NEW YORK, July 29 ― Inc yesterday said it expects a jump in third-quarter revenue, as the retailer collects bigger fees from Prime loyalty subscriptions and as consumer demand remained high in spite of rising inflation.

Shares of the world's largest online retailer rose 13 per cent in trading after the bell, extending its market valuation by more than US$150 billion (RM667.9 billion).

Amazon, like much of the retail industry, is facing a reckoning. Major rival Walmart Inc this week said it would make much less this year than it once expected. US consumer confidence has tumbled to a recent low, and some are sticking to lower-priced essentials to manage economic woes.


That has not stopped Amazon. The online retailer projected net sales between US$125 billion and US$130 billion for the summer period, while analysts were expecting only US$126.42 billion, according to IBES data from Refinitiv.

In a press release, Chief Executive Andy Jassy said the company is “seeing revenue accelerate as we continue to make Prime even better for members, both investing in faster shipping speeds, and adding unique benefits such as free delivery from Grubhub for a year.”

In a positive sign for its operation, Amazon had more goods in stock than it did before the Covid-19 pandemic began in early 2020, Chief Financial Officer Brian Olsavsky told reporters on a conference call.


Amazon about doubled how many items it could deliver just a day after purchase, making progress on a long-term commitment, according to press releases. Its July marketing event Prime Day was the biggest ever by unit sales.

“It looks like Amazon is finally primed to turn the corner after a rocky couple of quarters,” Insider Intelligence analyst Andrew Lipsman said.

Buying patterns

Asked about Walmart and changes in consumer buying patterns, CFO Olsavsky said, “We did not notice a step down in June.” Still, sales growth has slowed year-over-year in some of the retailer's business segments. In North America, the company's largest market, net sales climbed 10 per cent in the just-ended second quarter, compared with a 22 per cent gain in the same period a year ago. Its international unit saw an outright decline of 12 per cent.

A changing of the guard has heralded the departures of Consumer CEO Dave Clark and corporate affairs head Jay Carney, as well as two of the company's most senior Black executives. A period of record profit gave way in the first quarter of 2022 to Amazon's first quarterly loss in seven years.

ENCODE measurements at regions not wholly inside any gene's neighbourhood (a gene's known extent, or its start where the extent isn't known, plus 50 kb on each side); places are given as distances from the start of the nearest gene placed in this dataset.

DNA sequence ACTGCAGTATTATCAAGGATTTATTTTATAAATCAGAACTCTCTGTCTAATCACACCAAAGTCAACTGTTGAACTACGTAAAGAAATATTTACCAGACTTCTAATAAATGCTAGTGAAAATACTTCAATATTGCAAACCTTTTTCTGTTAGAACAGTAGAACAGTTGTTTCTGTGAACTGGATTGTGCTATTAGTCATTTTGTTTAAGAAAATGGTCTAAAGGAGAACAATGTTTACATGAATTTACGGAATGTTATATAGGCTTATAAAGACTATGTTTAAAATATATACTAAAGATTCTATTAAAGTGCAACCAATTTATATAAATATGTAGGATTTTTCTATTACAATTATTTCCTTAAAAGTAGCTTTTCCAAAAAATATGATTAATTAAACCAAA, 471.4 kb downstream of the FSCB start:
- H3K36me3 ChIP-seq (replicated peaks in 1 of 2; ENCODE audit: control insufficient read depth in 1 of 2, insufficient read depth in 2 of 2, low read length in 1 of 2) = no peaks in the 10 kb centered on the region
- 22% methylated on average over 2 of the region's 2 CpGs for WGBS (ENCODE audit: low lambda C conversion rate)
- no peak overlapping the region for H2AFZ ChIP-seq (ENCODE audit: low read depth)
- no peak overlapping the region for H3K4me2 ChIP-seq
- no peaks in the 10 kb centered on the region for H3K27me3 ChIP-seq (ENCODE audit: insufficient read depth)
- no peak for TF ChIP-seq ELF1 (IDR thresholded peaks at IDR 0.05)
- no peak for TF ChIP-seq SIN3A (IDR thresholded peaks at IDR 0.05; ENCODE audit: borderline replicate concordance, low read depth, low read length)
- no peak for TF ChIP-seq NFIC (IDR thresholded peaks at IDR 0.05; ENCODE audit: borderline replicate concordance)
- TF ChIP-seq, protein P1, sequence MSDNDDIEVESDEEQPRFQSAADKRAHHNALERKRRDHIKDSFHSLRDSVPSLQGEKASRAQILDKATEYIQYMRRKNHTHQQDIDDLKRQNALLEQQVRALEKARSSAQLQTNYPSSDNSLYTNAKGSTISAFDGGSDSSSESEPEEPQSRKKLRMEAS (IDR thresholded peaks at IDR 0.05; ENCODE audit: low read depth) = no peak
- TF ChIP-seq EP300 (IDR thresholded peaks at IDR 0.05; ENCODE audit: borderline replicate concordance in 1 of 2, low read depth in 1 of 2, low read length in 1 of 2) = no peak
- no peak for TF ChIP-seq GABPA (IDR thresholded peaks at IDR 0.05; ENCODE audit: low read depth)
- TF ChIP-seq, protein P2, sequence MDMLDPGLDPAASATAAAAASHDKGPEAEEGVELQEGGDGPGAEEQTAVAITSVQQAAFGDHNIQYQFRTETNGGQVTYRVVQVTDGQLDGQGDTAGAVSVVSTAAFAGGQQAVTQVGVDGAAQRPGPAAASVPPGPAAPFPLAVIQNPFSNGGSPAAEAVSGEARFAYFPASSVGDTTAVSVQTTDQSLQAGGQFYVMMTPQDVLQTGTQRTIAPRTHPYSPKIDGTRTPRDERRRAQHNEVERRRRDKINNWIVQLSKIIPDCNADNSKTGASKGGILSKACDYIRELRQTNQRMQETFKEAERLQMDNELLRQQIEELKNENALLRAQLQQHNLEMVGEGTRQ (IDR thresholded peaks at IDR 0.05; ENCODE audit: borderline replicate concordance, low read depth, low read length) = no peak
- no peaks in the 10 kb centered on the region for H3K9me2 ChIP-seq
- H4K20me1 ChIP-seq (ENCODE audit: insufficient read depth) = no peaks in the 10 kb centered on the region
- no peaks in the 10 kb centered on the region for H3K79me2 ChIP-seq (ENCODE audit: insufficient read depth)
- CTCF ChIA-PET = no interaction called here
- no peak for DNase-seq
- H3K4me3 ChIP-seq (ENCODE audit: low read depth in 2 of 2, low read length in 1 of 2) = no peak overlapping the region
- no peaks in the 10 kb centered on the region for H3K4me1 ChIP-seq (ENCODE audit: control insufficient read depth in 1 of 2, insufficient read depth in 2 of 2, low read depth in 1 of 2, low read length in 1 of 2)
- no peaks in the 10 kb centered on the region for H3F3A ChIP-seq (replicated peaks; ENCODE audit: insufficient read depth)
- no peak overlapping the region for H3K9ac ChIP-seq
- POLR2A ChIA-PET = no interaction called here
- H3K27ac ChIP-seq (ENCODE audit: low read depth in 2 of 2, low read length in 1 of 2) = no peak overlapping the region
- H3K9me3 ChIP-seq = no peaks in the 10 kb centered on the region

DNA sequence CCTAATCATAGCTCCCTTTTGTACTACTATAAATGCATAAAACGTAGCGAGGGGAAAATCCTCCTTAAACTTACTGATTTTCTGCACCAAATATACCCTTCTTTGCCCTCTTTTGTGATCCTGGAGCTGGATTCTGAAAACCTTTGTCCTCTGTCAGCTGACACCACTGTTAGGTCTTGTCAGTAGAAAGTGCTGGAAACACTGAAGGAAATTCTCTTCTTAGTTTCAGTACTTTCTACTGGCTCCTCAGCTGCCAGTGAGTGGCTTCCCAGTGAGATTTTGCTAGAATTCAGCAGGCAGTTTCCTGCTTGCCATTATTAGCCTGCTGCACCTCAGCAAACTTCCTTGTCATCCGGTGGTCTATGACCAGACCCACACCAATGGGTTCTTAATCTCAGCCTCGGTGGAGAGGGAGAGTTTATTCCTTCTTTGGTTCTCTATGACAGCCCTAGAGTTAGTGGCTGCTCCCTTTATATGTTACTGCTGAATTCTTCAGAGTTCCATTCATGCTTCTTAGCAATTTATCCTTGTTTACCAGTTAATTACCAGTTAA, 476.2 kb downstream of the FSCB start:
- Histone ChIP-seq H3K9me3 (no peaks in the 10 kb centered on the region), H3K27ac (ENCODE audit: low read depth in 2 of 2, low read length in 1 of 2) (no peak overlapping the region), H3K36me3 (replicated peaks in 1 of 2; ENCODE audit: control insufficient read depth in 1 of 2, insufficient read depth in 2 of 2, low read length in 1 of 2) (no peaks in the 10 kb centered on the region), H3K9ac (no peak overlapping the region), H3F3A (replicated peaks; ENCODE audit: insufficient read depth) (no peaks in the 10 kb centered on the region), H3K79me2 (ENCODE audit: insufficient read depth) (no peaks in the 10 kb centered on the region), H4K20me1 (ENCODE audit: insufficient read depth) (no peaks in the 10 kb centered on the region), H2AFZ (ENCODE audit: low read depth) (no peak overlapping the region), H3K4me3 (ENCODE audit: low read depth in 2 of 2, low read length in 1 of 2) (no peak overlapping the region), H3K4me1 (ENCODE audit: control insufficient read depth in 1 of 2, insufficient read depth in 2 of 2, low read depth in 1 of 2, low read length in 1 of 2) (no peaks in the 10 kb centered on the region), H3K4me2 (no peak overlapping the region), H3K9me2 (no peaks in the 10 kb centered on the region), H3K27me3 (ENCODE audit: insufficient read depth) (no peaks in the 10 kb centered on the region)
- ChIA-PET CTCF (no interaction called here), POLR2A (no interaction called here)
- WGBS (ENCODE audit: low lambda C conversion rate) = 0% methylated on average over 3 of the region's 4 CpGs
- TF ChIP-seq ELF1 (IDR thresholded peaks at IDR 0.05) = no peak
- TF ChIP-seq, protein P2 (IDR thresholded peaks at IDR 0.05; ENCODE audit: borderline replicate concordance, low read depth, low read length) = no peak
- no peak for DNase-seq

Ultimately, Amazon lost US$2 billion in the second quarter, including a pre-tax valuation loss of US$3.9 billion from its investment in Rivian Automotive Inc. But the company beat expectations in posting operating income of US$3.3 billion, thanks entirely to its profitable cloud-computing division. Analysts on average had estimated US$1.8 billion, according to research firm FactSet.

The company's extra costs from inflation, productivity and other items were US$4 billion, in line with Amazon's expectations and about US$2 billion less than it faced at the year's outset, Olsavsky said.

After racing to match demand during the height of the pandemic, doubling its fulfillment network in just two years, the company has started slowing warehouse openings to rein in costs. It has paused a major office space expansion in Bellevue, Washington, and it has not filled roles that became vacant in some facilities, lowering its full and part-time headcount from the March quarter.

It has raised some prices, too. After increasing US fees for its fast-shipping club Prime, Olsavsky said subscription retention was as good as or better than the company expected.

Cloud-computing division Amazon Web Services beat estimates, too. The unit posted revenue of US$19.7 billion, ahead of the more than US$19.5 billion analysts had estimated Amazon would collect for the second quarter.

Asked about a potential slowdown, Olsavsky said on an analyst call that a downturn in 2008 resulted in companies choosing to use Amazon's cloud services rather than build their own data centres, giving AWS a boost. Rival Microsoft Corp likewise said earlier this week that its fiscal-year revenue would jump on demand for its cloud services.

Adjusting for items, Amazon reported earnings per share of 18 cents, above the consensus for a per share profit of 13 cents, according to IBES data from Refinitiv. ― Reuters